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Republican Freedom and Contestatory Democratization

In Ian Shapiro & Casiano Hacker-Cordon (eds.), Democracy's Value. Cambridge, UK: Cambridge University Press. pp. 163-190 (1999)

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  1. Beyond Profit and Politics: Reciprocity and the Role of For-Profit Business.Brookes Brown - 2019 - Journal of Business Ethics 159 (1):239-251.
    Standard accounts of reciprocal citizenship hold that citizens have a duty to participate in politics. Against this, several business ethicists and philosophers have recently argued that people can satisfy their obligations of civic reciprocity non-politically, by owning, managing, or working in for-profit businesses. In this article, I reject both the standard and the market accounts of reciprocal citizenship. Against the market view, I show that the ordinary work of profit maximization cannot take the place of traditional political activity. Yet contra (...)
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  • Depoliticizing Democracy.Philip Pettit - 2004 - Ratio Juris 17 (1):52-65.
    It is now widely accepted as an ideal that democracy should be as deliberative as possible. Democracy should not involve a tussle between different interest groups or lobbies in which the numbers matter more than the arguments. And it should not be a system in which the only arguments that matter are those that voters conduct in an attempt to determine where their private or sectional advantage lies. Democracy, it is said, should promote public deliberation among citizens and authorities as (...)
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  • Freedom, Republicanism, and Workplace Democracy.Keith Breen - 2015 - Critical Review of International Social and Political Philosophy 18 (4):470-485.
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  • Démocratie Contestataire Ou Contestation de la Démocratie?Juliette Roussin - 2013 - Philosophiques 40 (2):369.
    Juliette Roussin | : Cet article a pour objet d’interroger la tendance actuelle des démocraties à s’entourer d’institutions indépendantes au fort degré de compétence en vue de limiter et de corriger les défaillances éventuelles des corps démocratiques élus et représentatifs. La légitimité démocratique de ces institutions contre-majoritaires leur viendrait, selon certains théoriciens de la démocratie, de ce qu’elles offrent la possibilité de contester les décisions collectives lorsque celles-ci sont mauvaises ou injustes, contribuant ainsi à l’amélioration globale des performances du régime (...)
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  • Taking Facts Seriously: Judicial Intervention in Public Health Controversies.Leticia Morales - 2015 - Public Health Ethics 8 (2):185-195.
    Courts play a key role in deciding on public health controversies, but the legitimacy of judicial intervention remains highly controversial. In this article I suggest that we need to carefully distinguish between different reasons for persistent disagreement in the domain of public health. Adjudicating between public health controversies rooted in factual disagreements allows us to investigate more closely the epistemic capacities of the judicial process. While the critics typically point out the lack of appropriate expertise of judges—in particular with respect (...)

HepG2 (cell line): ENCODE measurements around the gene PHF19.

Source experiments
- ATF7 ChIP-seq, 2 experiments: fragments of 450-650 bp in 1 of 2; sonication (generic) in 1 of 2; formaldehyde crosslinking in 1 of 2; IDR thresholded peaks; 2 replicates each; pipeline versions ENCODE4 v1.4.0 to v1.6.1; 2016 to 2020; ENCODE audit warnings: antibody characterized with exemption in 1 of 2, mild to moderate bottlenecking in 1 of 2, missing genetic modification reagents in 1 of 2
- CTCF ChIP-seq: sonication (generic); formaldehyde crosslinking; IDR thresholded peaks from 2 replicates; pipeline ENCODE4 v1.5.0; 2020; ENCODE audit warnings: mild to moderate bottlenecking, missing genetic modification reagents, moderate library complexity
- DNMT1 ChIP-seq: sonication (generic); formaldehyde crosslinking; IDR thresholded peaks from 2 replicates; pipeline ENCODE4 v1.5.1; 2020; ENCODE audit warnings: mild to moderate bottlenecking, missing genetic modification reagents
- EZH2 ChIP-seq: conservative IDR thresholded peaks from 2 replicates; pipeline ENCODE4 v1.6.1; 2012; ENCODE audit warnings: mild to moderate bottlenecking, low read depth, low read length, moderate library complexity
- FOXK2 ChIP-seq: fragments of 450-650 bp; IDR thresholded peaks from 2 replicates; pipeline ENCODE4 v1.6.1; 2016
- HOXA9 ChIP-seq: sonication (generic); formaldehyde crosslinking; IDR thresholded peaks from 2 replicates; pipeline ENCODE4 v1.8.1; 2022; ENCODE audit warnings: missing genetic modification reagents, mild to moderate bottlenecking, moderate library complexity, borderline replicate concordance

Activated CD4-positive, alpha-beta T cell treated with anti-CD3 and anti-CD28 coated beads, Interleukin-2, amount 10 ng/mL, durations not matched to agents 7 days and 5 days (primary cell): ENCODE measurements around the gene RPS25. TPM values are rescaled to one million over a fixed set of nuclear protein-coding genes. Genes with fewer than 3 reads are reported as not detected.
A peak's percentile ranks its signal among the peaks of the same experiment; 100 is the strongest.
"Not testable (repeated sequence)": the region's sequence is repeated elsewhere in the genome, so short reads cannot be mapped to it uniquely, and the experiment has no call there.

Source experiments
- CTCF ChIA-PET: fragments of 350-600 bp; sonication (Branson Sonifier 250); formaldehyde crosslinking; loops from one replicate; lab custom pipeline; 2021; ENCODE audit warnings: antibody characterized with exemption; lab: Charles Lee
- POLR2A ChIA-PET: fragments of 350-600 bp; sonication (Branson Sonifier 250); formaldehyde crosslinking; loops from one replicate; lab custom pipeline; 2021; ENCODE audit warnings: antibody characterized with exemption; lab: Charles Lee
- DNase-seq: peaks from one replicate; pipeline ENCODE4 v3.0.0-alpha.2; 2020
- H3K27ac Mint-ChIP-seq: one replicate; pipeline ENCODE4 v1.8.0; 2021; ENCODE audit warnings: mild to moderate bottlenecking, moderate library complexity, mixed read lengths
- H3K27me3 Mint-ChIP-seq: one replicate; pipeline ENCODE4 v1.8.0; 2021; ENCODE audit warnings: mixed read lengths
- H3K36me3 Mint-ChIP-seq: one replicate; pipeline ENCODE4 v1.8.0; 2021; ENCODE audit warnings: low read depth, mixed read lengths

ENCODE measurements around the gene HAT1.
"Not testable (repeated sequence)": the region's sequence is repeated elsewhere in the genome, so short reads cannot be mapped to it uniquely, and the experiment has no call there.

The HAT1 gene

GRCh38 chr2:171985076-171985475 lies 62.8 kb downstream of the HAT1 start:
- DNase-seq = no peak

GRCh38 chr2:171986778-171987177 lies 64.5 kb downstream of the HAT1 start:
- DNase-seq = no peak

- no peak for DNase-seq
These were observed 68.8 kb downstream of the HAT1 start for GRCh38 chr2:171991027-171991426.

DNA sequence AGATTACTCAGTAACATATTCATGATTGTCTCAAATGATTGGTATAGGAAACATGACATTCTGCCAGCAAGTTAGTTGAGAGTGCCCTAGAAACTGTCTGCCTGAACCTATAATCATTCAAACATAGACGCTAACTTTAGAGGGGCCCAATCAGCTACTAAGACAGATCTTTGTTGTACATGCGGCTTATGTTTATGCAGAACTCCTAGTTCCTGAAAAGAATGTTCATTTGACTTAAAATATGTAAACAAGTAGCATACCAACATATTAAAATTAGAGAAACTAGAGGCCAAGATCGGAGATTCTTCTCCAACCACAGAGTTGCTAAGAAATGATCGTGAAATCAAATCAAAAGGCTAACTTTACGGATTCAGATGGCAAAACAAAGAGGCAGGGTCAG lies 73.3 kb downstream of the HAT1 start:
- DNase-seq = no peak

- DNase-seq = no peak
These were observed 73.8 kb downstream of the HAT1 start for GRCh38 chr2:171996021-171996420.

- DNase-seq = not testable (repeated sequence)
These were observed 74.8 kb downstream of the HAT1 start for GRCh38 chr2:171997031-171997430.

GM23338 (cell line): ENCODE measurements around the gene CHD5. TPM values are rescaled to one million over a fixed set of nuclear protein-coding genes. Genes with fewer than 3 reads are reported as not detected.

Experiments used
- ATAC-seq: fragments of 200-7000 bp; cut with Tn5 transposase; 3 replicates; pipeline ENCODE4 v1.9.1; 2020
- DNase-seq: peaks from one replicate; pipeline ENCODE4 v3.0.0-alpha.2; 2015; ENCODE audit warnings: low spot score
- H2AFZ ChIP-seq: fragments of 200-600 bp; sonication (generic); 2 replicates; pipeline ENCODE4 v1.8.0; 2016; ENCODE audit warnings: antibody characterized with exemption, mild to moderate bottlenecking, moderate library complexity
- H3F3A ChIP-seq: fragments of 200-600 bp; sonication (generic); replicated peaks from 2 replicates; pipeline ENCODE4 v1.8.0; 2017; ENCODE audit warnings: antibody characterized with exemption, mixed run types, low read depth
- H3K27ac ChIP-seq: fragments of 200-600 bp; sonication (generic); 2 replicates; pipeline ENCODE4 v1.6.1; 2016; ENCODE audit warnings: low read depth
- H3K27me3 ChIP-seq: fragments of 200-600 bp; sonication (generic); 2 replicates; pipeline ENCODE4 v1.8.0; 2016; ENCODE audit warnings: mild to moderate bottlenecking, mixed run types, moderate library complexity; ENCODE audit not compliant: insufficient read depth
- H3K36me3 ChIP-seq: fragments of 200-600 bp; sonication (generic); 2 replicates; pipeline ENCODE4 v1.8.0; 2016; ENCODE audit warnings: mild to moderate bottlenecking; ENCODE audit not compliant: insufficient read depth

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  • Republicanism as a Paradigm for Public Health--Some Comments.M. E. J. Nielsen - 2011 - Public Health Ethics 4 (1):40-52.
    Some theorists, worried about liberalism’s potential as a foundation for public health ethics, suggest that republicanism provides a better background of justification for public health policies, interventions, etc. In this article, this suggestion is put to the test, and it is argued that (i) contemporary (civic) republicanism and liberalism are not nearly as opposed as it is sometimes suggested, and that (ii) the kind of republicanism which one leading scholar in the field, Bruce Jennings, as an alternative to liberalism, does (...)
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  • Consensus, Legitimacy, and the Exercise of Judgement in Political Deliberation.Cillian McBride - 2003 - Critical Review of International Social and Political Philosophy 6 (3):104-128.
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  • Freedom and Political Form: On Philip Pettit’s Republican Theory of Democracy.Roland Axtmann - 2019 - Tandf: Critical Horizons 20 (1):20-39.
    Volume 20, Issue 1, February 2019, Page 20-39.
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  • Character Control and Historical Moral Responsibility.Eric Christian Barnes - 2016 - Philosophical Studies 173 (9):2311-2331.
    Some proponents of compatibilist moral responsibility have proposed an historical theory which requires that agents deploy character control in order to be morally responsible. An important type of argument for the character control condition is the manipulation argument, such as Mele’s example of Beth and Chuck. In this paper I show that Beth can be exonerated on various conditions other than her failure to execute character control—I propose a new character, Patty, who meets these conditions and is, I argue, morally (...)
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  • Injustiças epistêmicas, Dominação e Virtudes.Breno Ricardo Guimarães Santos - 2017 - In Felipe de Matos Muller & Kátia Martins Etcheverry (eds.), Ensaios sobre epistemologia do testemunho. Porto Alegre, RS, Brazil: pp. 143-172.